July 6, 2014

Turkey's Circassians jangle Russian nerves


By Fehim Taştekin

Unprecedented commemorations have been organized in Turkey this year to mark the 150th anniversary of the great tragedy that befell Circassians under Tsarist Russia and drove 1.5 to 2.2 million people to Ottoman lands.

The commemorations had started as small events on Kefken Beach, 168 km k(104 miles) from Istanbul, where mourning descendants threw black carnations in the Black Sea near a cave that sheltered some of the first exiles who managed to reach the Turkish shore. But much to Russia’s irritation, the commemorations have now spread to big cities and urban squares in Turkey, where the Circassian community numbers more than three million.

On May 19, the Russian ambassador in Ankara, Andrey Karlov, received representatives of the Circassian diaspora and offered them an olive branch. Sources told Al-Monitor the envoy said that Russia saw Circassians as its own diaspora and their problems as its own. He offered dialogue to resolve disagreements, proposed organizing joint conferences and asserted Russia was ready to face up to its past, the sources added.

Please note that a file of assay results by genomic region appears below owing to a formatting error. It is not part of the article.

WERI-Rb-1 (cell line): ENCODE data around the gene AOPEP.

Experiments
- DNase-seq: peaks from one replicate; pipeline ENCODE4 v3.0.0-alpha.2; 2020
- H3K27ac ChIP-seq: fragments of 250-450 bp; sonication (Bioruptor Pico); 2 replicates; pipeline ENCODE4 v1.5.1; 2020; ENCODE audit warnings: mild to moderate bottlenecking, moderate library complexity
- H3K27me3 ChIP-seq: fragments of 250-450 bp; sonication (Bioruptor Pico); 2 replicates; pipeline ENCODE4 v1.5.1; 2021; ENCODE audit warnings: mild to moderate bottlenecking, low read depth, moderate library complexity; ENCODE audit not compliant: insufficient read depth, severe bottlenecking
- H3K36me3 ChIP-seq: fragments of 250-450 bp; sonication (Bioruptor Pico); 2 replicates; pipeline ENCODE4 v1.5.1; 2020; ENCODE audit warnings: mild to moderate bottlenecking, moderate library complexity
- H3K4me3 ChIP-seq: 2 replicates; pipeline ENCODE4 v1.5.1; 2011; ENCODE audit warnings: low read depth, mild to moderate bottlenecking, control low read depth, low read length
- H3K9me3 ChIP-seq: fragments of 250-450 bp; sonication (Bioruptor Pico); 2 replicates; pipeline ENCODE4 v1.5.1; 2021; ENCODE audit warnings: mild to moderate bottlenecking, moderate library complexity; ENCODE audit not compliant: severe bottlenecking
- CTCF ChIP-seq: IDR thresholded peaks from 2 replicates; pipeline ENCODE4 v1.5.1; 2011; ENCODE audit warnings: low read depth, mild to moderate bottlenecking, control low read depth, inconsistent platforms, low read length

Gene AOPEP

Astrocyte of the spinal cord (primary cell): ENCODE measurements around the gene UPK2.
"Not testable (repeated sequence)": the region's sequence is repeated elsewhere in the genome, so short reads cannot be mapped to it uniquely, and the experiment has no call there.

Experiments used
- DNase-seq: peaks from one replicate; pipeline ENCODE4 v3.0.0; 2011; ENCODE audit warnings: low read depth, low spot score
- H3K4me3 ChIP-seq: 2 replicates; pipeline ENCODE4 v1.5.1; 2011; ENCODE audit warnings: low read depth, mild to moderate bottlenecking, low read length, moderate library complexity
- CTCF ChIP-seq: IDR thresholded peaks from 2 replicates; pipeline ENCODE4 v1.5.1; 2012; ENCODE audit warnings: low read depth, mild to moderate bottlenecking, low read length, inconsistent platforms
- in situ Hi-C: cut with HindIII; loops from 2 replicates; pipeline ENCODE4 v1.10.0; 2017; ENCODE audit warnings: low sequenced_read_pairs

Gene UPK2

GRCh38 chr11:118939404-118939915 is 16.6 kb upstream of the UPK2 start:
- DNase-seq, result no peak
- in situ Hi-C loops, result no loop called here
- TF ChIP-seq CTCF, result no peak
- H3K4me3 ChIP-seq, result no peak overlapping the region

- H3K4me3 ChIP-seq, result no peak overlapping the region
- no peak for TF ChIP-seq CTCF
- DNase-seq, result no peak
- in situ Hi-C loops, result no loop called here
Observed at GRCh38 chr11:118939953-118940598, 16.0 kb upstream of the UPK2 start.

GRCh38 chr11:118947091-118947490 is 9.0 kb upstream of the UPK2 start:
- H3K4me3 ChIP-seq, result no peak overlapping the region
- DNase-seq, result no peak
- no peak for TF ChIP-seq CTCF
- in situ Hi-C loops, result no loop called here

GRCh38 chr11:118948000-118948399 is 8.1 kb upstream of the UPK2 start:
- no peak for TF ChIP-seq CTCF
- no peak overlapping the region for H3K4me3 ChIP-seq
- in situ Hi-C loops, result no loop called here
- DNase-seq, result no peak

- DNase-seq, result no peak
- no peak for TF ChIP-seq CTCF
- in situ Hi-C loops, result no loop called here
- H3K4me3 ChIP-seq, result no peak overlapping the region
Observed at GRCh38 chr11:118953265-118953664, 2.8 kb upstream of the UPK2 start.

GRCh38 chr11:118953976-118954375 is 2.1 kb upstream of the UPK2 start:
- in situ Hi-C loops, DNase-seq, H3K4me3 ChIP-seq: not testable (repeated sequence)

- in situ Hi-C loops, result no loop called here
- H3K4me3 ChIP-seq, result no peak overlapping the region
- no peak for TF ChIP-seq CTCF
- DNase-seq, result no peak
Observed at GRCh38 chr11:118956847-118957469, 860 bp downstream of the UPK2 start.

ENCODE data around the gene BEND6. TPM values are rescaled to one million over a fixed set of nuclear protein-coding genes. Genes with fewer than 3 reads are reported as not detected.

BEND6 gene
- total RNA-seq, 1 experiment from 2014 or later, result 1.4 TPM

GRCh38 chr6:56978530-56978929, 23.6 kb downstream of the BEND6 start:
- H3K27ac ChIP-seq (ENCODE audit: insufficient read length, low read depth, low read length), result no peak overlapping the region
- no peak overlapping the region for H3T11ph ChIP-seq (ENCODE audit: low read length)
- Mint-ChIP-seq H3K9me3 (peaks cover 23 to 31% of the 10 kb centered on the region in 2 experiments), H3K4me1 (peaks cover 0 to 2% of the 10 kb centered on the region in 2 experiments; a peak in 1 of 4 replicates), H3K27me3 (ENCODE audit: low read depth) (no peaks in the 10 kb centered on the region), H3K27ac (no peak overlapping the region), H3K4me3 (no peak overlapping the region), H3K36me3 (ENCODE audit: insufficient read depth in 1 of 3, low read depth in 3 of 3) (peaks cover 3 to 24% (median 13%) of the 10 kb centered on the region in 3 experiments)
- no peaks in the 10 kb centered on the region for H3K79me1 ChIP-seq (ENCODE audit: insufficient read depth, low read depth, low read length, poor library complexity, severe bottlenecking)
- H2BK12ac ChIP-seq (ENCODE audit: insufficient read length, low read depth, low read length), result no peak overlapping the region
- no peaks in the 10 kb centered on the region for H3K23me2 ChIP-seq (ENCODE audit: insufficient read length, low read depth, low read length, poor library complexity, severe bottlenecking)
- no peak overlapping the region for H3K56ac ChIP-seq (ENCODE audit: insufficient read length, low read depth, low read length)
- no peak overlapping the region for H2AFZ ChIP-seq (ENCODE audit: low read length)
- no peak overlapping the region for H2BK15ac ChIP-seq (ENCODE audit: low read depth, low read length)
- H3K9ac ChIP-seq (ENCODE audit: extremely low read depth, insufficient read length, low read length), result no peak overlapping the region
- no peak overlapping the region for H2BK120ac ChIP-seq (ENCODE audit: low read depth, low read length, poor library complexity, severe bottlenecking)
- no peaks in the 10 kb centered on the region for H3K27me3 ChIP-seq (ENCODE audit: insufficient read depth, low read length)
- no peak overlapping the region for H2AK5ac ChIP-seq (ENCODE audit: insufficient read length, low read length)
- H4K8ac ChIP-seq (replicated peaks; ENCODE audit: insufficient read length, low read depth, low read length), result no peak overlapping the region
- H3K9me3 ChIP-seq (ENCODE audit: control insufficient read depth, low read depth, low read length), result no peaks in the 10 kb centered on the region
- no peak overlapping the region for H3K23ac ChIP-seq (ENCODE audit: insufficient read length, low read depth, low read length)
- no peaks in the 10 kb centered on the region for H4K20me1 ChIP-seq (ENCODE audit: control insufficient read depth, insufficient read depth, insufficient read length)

The ambassador and the delegation, led by the head of the Federation of Caucasian Associations (KAFFED), came together in the midst of a stormy period.

The Circassians have been growing anxious for some time. The anxiety stems from mounting Russian hostility to commemorations of May 21, 1864, as Exile and Genocide Day, ire that peaked during the 2014 Winter Olympics in Sochi, the area where the genocide occurred. To rein in the diaspora, Moscow has been using civic groups such as the International Circassian Association (ICA), which is under Russian influence, as well as prominent Circassian business people. Those who refuse to toe the line face obstacles during travels to the Caucasus.

Russia-friendly group punished